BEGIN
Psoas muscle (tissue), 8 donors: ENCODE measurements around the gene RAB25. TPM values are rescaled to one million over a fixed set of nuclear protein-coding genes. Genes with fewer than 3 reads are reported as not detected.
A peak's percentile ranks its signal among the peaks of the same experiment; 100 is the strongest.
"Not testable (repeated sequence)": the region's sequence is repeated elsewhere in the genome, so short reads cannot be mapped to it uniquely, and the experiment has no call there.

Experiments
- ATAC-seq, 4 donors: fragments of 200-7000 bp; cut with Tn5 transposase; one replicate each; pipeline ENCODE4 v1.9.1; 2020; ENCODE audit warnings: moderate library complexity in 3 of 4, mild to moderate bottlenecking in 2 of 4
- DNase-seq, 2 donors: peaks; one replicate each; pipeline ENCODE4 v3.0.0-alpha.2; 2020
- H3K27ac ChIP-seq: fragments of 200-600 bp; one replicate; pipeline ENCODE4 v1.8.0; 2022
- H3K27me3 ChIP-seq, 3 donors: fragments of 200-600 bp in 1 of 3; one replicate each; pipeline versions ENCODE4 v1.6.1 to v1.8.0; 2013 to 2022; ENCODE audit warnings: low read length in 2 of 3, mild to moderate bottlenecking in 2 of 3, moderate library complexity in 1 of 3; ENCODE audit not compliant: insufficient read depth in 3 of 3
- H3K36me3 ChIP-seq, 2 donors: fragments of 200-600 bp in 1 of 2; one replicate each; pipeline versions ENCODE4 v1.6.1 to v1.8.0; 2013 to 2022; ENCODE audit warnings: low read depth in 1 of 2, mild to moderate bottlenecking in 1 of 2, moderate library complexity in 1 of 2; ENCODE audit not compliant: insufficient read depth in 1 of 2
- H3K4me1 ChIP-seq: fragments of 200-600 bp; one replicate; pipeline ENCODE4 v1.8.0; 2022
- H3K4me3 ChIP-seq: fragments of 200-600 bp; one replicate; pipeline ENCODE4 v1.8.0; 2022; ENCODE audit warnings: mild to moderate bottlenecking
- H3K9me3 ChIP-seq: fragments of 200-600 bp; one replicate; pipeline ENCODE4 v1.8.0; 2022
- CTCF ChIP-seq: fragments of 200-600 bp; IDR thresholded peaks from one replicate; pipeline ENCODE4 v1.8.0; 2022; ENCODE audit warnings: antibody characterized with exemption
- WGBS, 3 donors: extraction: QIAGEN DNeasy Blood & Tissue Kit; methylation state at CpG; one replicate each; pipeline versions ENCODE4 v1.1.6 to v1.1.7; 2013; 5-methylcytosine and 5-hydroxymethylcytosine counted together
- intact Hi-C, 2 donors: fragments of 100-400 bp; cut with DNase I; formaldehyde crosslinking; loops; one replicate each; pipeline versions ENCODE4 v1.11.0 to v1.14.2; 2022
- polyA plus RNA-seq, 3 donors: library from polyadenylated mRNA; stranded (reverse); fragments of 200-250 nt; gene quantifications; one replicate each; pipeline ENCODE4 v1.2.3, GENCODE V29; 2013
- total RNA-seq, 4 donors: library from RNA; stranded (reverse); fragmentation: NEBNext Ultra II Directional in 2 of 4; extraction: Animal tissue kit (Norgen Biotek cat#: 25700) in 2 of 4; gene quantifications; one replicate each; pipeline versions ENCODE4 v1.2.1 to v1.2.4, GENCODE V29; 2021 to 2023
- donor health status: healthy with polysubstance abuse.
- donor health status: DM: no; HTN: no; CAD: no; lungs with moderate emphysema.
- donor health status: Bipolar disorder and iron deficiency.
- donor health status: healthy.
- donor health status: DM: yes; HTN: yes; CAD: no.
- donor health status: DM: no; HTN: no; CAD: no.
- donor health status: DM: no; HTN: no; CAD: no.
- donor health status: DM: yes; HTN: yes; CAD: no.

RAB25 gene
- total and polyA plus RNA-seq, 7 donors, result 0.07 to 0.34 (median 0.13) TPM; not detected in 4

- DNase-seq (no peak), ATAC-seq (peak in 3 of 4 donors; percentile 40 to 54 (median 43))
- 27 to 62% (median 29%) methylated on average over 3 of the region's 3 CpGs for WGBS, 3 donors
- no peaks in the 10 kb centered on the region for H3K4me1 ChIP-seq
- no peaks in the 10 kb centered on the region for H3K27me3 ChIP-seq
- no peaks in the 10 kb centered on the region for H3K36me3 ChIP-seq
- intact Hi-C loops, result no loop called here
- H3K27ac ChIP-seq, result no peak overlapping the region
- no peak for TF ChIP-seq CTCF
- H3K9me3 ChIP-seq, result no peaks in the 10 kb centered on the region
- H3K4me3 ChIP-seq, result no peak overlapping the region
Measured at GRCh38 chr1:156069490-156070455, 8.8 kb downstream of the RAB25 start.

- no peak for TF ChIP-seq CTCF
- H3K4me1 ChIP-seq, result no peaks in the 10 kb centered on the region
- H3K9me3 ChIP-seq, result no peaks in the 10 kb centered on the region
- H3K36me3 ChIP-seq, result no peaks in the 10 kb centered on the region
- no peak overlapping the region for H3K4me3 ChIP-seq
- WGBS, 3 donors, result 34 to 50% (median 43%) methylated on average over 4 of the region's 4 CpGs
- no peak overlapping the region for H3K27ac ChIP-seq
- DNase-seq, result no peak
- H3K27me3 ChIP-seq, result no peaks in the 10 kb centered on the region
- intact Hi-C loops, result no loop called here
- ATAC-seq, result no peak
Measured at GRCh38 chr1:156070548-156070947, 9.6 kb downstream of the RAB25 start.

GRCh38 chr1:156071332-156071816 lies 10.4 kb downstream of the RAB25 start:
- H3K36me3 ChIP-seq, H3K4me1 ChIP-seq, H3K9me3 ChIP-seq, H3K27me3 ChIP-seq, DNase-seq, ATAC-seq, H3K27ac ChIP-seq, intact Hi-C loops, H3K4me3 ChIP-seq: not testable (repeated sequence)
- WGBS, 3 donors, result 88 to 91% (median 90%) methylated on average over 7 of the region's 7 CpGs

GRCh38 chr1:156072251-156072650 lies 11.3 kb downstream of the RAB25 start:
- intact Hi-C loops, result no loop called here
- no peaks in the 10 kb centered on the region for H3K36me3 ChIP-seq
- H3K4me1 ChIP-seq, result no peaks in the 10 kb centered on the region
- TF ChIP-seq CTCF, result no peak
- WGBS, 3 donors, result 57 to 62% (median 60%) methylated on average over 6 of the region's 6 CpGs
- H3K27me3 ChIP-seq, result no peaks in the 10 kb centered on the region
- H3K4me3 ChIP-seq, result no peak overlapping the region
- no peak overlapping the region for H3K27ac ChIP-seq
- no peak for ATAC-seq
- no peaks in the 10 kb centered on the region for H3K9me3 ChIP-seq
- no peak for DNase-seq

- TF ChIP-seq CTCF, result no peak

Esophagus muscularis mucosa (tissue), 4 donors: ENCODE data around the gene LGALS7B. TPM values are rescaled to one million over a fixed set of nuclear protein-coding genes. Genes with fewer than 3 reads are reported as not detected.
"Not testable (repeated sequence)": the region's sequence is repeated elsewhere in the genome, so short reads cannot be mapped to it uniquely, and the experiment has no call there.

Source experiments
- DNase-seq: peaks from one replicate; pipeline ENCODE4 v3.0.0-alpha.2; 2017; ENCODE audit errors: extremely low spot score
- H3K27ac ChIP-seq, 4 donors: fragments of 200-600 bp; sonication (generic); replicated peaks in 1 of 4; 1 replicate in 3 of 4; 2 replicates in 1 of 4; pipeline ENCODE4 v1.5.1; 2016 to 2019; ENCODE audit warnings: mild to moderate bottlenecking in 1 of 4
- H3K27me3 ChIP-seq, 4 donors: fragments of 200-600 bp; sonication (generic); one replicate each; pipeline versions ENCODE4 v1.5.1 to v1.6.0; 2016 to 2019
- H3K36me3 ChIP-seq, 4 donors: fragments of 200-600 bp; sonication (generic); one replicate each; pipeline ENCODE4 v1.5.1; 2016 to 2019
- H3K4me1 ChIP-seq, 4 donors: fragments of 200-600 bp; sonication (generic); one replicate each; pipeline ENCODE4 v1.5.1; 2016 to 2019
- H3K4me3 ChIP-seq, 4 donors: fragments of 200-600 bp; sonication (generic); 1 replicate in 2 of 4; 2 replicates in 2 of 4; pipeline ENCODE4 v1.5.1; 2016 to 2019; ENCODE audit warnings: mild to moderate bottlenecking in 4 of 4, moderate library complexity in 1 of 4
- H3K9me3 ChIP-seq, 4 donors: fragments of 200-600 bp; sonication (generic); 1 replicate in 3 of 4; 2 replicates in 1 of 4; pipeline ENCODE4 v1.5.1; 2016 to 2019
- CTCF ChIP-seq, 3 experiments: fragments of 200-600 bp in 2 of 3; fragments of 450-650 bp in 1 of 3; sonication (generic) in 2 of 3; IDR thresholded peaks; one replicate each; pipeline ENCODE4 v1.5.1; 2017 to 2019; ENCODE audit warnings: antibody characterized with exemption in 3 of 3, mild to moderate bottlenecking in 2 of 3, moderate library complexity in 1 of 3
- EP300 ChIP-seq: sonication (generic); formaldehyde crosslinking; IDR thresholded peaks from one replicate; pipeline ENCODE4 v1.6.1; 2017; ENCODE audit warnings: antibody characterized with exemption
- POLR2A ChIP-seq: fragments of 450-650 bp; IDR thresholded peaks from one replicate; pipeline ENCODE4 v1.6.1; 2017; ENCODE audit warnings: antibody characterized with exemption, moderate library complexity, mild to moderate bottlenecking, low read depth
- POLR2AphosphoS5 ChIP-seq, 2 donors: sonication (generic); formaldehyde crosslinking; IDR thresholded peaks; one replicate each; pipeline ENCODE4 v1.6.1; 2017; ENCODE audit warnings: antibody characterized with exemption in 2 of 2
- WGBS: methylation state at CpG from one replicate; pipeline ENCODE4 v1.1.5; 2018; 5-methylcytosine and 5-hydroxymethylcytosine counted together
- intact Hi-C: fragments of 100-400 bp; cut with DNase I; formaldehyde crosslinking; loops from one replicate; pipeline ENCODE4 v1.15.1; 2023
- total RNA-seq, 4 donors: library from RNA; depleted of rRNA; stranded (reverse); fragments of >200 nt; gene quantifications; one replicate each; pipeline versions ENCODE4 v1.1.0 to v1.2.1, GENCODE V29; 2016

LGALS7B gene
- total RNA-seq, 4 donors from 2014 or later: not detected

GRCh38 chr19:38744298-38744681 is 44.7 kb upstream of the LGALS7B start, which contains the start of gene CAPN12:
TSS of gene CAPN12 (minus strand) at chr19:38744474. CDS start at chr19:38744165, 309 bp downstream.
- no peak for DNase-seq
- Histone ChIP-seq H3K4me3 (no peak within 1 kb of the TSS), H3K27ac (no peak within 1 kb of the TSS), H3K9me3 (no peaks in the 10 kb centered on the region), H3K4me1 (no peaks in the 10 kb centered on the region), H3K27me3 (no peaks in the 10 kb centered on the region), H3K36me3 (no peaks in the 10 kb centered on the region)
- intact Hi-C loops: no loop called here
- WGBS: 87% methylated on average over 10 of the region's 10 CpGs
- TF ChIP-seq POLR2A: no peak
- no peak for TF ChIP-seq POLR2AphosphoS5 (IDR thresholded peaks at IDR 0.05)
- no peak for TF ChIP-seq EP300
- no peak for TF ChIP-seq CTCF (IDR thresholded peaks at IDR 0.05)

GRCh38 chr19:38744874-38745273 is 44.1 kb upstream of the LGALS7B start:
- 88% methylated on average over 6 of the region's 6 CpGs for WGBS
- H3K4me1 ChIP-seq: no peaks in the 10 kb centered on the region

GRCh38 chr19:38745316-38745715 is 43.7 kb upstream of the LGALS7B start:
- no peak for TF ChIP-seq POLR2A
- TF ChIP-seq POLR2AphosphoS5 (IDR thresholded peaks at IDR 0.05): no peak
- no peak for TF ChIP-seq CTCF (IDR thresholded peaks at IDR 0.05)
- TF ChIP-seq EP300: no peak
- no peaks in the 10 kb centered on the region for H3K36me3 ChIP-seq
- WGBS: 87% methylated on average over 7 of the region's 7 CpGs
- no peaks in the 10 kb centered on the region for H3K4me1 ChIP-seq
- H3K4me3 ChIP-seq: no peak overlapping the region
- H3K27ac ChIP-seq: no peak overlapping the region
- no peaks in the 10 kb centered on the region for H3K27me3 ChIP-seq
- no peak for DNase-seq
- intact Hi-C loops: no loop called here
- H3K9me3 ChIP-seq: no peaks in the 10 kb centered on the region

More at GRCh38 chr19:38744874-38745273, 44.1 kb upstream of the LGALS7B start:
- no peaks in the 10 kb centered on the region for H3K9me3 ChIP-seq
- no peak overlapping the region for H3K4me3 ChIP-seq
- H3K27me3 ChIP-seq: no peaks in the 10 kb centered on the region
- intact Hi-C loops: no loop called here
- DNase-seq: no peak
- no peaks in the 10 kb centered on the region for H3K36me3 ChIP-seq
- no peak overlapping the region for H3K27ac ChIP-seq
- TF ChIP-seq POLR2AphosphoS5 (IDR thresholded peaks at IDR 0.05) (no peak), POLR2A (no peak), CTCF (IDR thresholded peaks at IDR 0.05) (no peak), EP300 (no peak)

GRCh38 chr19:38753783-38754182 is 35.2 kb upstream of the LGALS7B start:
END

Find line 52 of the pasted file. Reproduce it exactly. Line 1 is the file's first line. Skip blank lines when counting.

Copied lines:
- H3K36me3 ChIP-seq, H3K4me1 ChIP-seq, H3K9me3 ChIP-seq, H3K27me3 ChIP-seq, DNase-seq, ATAC-seq, H3K27ac ChIP-seq, intact Hi-C loops, H3K4me3 ChIP-seq: not testable (repeated sequence)